Article by: oberzaucher

HOW TO WORK NOW. ONLINE EXPERT TALK with Prof. Kerstin Sailer Ph.D. Recording

Author: oberzaucher


Pearsonlloyd, 1-3 Yorkton St, London E2 8NH, United Kingdom

The cutting edge office: We assess reports, clichés and visions that deal with places of work in discussions with contemporaries. In this issue Luke Pearson and Tom Lloyd of PearsonLloyd explain the significance their design studio has for them: in conversation with Désirée Schellerer they talk about their office community, declare they love for London and reveal their most important working tools.

Luke Pearson and Tom Lloyd founded their design studio PearsonLloyd in London in 1997, and since then it has become one of the most renowned in Great Britain. Their international clients include Artemide, Classicon, Fritz Hansen, Knoll International, Lufthansa and Walter Knoll. Their work is diverse and has received numerous awards. London Designers Luke Pearson and Tom Lloyd impressively demonstrate again and again what constitutes high-quality industrial design – namely, the intelligent translation of changing work styles, production possibilities and living circumstances.

Luke Pearson and Tom Lloyd, your studio is situated in Shoreditch, an upcoming, creative district in the northeast of London. How did you get there and which criteria were important to make the decision for that studio?

Tom Lloyd (TL):
When we started the studio, Luke and I both lived in West London. Coming east was both a financial decision (looking for cheap studio space) and a creative one. Our first space was in an unheated warehouse on the edge of Spitalfields market, which was then still operating as the primary fruit and veg wholesale market for London. The area then was edgy, a little scary but full of life and energy. Artists had started to occupy discussed commercial property and it was this community that drew us there. In the 16 years since we started, we have been in three different spaces all within a mile of the first space. Shoreditch is now an area full of design and fashion businesses and although very different from 1997, it is a great area to work from.

Luke Pearson (LP): Tom’s brother had a studio right near the city, the financial district. The rent was absurdly low. It seemed like a great idea to take a space that was big and cheap. As soon as we moved in the neighbouring square became an architectural dig. We then moved to Whitechapel and finally bought our studio after cycling past one day. There was a dip in the market and that seemed a good idea although we have outgrown it now in many ways.

New Working Environments: Choose the place you need

Working as if you were in a cockpit or temporarily docking in at the office – the modern workplace provides knowledge workers with new qualities of space that are custom-tailored to the requirements of today’s working environment.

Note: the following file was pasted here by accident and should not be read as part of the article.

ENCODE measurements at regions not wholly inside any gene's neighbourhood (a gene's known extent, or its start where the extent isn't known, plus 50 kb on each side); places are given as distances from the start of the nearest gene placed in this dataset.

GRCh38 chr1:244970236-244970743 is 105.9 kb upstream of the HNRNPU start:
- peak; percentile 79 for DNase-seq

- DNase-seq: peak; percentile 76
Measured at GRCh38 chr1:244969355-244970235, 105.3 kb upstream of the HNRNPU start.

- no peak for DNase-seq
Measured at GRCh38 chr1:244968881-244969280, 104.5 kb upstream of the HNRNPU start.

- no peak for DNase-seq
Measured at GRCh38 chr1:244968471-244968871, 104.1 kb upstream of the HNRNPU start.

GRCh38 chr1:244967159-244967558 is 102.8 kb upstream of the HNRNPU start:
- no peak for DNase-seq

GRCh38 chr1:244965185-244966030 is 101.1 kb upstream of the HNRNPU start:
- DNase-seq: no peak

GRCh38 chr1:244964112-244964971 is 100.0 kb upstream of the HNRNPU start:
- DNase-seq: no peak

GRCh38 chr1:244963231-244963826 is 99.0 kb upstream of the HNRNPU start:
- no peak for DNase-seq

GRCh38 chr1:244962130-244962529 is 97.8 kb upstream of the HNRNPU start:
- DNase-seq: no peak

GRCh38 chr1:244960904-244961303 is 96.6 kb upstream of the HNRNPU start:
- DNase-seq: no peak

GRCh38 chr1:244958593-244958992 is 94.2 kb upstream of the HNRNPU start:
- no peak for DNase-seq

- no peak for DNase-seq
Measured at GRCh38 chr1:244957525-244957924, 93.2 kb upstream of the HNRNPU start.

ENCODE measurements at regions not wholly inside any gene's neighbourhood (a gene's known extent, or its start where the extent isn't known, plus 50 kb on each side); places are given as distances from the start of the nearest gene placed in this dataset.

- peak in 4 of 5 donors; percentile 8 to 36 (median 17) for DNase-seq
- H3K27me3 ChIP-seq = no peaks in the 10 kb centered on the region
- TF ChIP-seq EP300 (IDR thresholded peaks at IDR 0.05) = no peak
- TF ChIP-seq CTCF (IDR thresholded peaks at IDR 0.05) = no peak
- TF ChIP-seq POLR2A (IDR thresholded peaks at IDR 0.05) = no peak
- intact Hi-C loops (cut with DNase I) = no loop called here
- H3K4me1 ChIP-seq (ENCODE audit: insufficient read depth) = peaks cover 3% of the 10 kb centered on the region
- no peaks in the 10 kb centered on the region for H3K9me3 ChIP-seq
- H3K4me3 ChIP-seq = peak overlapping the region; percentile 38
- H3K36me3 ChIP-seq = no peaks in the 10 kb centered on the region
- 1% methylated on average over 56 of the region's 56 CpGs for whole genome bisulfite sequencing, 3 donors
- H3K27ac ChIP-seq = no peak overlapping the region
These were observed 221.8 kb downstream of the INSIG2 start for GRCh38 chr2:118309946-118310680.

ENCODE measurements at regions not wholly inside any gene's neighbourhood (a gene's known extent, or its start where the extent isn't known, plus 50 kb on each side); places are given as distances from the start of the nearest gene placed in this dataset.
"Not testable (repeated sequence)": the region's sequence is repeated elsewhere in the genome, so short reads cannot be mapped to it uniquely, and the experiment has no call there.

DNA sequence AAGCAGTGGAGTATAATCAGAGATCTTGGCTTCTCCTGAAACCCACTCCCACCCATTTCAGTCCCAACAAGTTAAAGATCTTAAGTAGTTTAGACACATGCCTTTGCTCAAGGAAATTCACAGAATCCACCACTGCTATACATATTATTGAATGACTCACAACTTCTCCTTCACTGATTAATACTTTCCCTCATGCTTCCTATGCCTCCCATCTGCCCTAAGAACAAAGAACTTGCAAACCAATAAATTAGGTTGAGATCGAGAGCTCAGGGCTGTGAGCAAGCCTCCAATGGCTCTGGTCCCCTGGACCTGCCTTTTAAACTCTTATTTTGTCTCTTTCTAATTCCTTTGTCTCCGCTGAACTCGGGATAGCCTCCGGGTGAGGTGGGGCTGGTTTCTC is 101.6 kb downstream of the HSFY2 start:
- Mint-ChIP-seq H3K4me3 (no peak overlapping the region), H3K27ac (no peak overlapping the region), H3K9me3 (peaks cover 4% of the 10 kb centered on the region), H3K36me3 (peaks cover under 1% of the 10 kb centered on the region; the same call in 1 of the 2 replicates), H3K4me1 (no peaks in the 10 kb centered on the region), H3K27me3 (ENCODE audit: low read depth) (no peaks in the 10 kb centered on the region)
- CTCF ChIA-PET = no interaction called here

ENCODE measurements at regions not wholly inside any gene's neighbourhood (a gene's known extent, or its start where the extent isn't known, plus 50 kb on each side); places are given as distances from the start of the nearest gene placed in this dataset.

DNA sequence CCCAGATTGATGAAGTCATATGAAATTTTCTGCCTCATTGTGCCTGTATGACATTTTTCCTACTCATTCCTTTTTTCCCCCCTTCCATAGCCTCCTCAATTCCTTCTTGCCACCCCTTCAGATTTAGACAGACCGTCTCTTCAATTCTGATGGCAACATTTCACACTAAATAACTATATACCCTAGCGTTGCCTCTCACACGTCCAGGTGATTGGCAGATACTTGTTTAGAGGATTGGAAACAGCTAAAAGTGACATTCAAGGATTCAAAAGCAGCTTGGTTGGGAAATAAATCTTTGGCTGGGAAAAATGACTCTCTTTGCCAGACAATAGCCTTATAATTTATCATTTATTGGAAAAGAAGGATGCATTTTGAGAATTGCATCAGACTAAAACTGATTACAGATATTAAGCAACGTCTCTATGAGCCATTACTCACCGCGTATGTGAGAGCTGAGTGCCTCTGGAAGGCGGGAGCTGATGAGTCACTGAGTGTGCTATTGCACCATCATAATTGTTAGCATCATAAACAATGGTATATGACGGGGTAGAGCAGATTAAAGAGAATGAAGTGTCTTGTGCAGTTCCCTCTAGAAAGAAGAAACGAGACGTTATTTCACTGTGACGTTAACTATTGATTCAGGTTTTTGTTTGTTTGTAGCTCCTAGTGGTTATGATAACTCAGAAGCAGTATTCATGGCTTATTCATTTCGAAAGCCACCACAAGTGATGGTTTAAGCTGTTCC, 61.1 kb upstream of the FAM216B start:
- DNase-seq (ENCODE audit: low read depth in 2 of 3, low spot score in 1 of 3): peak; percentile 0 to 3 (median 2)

Mobility, flexibility, teamwork, motivation, creativity, quality work... Gerd knows what is expected of knowledge workers. Yet why is it that existing spaces don’t really fulfil these criteria? A question that he often asked himself – until he visited Karin in her office...

Recent years have made it clear, and confirmed the forecasted trends – our working conditions and processes have changed fundamentally thanks to globalisation, mobility and digital networking. Traditional office layouts, with their rigid structures and uniformity, are no longer appropriate for these extraordinarily diverse and changing requirements. Modern knowledge work requires an environment that offers the ideal – i.e. most supportive – surroundings for each type of activity. What we need are open structures and different rooms with different qualities to choose from.

Modern office planning picks up on these needs and develops a broad range of office landscapes that clearly borrow from urban landscapes. The office becomes an attractive living space defined by diversity and offering different zones and areas. Knowledge workers can select an area to work in that best suits them, depending on what tasks they need to accomplish, along the lines of: Choose the place you need. Much like a city, the office develops identity, personality and character. Inspiring, exciting, productive.

Gerd stared in astonishment as Karin took him through the office. The reception area welcomed him with powerful colours, organic-shaped chairs and a sophisticated lighting system. The corporate design continued in the back office in a cultish way – to his left, behind a glass wall, an inspiring meeting room with sofas and seating cushions on a floor that seemed to undulate; to his right, compact workstations with surprisingly colourful storage systems that provided views, and further forward, an inviting landscape of couches with a presentation screen. Friendly, transparent and open - the office’s design seemed to embody motivation and creativity.

New Meeting Environment

Innovation, creativity and interaction have become decisive factors in modern knowledge work. This is because they exercise a measurable influence over the quality of work results. Knowledge workers therefore need a working environment that is state of the art regarding information and communications technology, that promotes networking and exchange. It should offer access to necessary information and not only allow routines in the workflow, but above all also enable creativity.